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Garden Therapy Along with Chemotherapy

By Gene Logsdon | September 15, 2015
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Gene Logsdon’s Gene Everlasting book cover

From the book Gene Everlasting

I have a notion that it is a little easier for gardeners and farmers to accept death than the rest of the populace. Every day we help plants and animals begin life and help plants and animals end life. We are acculturated to the food chain. We understand how all living things are seated around a dining table, eating while being eaten. We realize that all of nature is in flux. I work in all seasons on a strawberry patch that for only three weeks produces fruit. All year Carol cares for a patch of irises that bloom in magnificent glory for hardly two weeks. The amaryllis plant sits in somnolence in its pot in the basement all winter, then suddenly awakens in March and puts forth two unimaginably beautiful blossoms. In just ten days the flowers fade and the show is over for another year. This is reality; this is the fact of life and the fact of death that is so hard to accept.

Shepherds spend night and day in early spring playing midwife to ewes, sometimes working desperately through the night to save lambs from dying at birth. Kneeling in manure and afterbirth with your arm up to its elbow inside a ewe is hardly fun. Then all summer the ewes and lambs must be watched and wormed and protected from maggots and wolves and coyotes and the neighbors’ damned dogs. Why do we do it? It’s certainly not for money, because most of us don’t make much as shepherds. But when those lambs go bouncing across the green spring pasture, all the pain and suffering that got them there is forgotten and the shepherd rejoices. Then comes autumn, and those lambs upon which one has spent so much labor and love are shipped off to the stockyards and to death. A friend, a farmer all his life, tells me a story that brings tears to his eyes. Once, after he had hauled his steers off to the stockyards, he stayed to watch them sell. The large building in which the animals from each farmer were penned separately until they were auctioned off had a catwalk above it from which the animals could all be viewed. My friend went up there to look at his charges one last time, and as he talked with another farmer, his steers recognized his voice, lifted their heads, and bawled at him piteously.” They heard me. They were crying out for me to save them,” my friend says. “It just shook my soul.”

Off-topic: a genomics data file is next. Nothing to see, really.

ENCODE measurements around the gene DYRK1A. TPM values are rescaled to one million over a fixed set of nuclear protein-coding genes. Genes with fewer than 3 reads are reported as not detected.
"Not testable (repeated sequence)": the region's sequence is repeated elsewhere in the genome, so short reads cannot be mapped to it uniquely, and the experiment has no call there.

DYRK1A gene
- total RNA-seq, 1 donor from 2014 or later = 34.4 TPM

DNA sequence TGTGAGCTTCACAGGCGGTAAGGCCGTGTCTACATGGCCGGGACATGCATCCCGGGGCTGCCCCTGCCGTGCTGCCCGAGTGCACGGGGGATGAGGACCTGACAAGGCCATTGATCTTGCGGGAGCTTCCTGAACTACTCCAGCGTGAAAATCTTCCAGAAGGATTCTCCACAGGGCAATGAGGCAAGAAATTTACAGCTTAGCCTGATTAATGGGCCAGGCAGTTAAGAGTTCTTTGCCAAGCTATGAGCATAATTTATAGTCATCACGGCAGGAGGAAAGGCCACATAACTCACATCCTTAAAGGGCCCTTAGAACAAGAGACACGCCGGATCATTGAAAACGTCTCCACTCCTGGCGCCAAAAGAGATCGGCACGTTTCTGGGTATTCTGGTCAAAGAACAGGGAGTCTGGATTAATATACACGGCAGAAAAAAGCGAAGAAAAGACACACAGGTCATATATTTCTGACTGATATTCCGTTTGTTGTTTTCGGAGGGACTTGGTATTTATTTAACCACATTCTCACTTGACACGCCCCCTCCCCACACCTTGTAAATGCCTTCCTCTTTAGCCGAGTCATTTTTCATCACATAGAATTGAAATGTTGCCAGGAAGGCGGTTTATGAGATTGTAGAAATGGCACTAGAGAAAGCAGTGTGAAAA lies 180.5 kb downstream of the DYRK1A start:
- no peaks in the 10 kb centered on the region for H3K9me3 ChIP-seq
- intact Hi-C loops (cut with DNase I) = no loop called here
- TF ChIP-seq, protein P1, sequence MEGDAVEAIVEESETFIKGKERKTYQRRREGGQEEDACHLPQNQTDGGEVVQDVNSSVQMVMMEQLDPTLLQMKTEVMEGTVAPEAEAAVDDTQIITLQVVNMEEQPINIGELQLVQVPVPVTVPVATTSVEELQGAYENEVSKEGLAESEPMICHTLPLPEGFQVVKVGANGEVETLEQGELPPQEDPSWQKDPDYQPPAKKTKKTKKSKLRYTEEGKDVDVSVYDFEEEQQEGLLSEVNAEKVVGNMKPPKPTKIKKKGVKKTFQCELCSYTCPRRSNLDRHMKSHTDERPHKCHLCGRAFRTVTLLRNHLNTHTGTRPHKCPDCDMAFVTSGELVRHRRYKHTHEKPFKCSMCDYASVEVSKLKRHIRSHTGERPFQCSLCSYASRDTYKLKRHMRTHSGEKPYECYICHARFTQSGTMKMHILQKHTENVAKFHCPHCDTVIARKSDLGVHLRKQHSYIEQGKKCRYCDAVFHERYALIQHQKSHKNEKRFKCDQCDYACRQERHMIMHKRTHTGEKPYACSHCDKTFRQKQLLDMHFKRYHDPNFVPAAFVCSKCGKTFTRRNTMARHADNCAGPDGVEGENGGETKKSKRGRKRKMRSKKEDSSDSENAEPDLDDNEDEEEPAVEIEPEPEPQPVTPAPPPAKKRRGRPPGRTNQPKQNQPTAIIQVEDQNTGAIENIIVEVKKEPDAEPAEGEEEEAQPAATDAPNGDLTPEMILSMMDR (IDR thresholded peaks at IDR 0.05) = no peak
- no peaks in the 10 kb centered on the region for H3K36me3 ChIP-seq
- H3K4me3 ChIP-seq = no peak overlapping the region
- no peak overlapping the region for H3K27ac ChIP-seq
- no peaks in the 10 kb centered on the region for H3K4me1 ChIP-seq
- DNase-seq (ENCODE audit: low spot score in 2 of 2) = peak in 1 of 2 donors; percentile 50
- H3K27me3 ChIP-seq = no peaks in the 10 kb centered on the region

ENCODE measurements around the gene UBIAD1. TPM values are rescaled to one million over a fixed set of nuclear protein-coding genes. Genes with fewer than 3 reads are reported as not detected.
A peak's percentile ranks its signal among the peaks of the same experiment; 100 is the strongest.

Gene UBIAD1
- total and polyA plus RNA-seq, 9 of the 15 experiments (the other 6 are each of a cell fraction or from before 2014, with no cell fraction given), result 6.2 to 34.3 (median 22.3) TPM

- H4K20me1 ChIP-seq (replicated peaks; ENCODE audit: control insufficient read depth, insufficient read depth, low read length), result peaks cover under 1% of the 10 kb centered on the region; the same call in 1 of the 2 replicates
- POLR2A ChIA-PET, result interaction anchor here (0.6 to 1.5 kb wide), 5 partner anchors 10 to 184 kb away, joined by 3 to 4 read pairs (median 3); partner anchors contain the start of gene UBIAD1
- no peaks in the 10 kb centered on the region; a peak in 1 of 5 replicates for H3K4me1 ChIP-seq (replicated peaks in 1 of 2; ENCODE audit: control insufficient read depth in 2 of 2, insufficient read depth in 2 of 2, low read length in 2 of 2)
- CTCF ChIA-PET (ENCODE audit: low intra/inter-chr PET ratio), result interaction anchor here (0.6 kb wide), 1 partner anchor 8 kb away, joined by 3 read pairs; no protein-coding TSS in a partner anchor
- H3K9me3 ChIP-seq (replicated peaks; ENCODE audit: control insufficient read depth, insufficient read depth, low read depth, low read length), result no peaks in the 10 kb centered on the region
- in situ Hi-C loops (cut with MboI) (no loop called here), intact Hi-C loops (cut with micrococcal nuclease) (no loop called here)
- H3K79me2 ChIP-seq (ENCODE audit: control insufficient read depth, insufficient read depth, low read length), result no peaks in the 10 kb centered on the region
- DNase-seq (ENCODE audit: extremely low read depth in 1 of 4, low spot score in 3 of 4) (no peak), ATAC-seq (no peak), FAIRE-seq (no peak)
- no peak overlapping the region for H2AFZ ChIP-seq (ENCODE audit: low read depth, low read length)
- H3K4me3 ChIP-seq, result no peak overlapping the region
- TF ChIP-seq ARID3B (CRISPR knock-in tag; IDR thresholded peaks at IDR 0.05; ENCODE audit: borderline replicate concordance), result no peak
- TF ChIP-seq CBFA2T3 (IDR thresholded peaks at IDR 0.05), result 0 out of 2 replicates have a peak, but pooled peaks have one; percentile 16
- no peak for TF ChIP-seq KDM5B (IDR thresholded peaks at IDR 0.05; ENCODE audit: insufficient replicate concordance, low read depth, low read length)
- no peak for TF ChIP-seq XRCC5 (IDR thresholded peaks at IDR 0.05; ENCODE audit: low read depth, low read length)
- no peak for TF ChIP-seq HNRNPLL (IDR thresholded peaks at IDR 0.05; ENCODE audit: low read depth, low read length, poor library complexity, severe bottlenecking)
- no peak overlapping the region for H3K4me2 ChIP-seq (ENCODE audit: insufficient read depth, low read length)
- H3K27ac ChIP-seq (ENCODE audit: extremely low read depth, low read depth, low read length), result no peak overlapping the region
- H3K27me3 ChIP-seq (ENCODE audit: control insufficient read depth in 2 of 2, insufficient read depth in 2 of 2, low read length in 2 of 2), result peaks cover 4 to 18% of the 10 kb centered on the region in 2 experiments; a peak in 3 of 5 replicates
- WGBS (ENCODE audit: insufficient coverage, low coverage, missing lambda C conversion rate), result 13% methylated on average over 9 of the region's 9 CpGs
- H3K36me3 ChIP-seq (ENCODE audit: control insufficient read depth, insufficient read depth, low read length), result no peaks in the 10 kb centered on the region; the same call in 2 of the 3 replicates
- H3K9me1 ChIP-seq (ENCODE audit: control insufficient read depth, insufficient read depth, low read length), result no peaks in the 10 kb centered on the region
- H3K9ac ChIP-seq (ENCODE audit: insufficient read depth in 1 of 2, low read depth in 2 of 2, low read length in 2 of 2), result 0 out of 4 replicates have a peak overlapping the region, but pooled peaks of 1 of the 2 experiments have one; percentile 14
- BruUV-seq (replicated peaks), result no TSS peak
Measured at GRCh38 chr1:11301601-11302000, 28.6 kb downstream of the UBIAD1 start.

I used to ask myself what kind of perversity drives us gardeners and farmers to settle for such a life, but it was only when I faced death from cancer that I could start to answer that question with any conviction. Carol had to do most of the gardening that spring because I was so weak. But sometimes between chemotherapy sessions, I had energy enough to sit in a chair and, seated, weed by hand and with hoe. Actually, pulling weeds or hoeing from a sitting position is not comfortable, so what I really did most of the time was get down on my hands and knees, pull a few weeds, use the chair to pull myself up, sit awhile to catch my breath, stand up and hoe a bit, and sit down and rest some more. Working this way forced me into a very close relationship with the life around me. One of the first tasks that I set out to accomplish was to clean up the black raspberry patch, which had been neglected for a year. Instead of roaring down between rows with the tiller or hacking vigorously along with the hoe, always in a hurry, I was sort of enclosed within the raspberry vines, which had spread out from the original rows and seemed more like a little jungle than a garden. I could only weed or hoe or prune the vines closest to the chair, then pick up the chair and advance a little farther along. I had to step on some of the vines, or push them out of the way or get entwined within them. I was, in other words, in close communion with raspberrydom.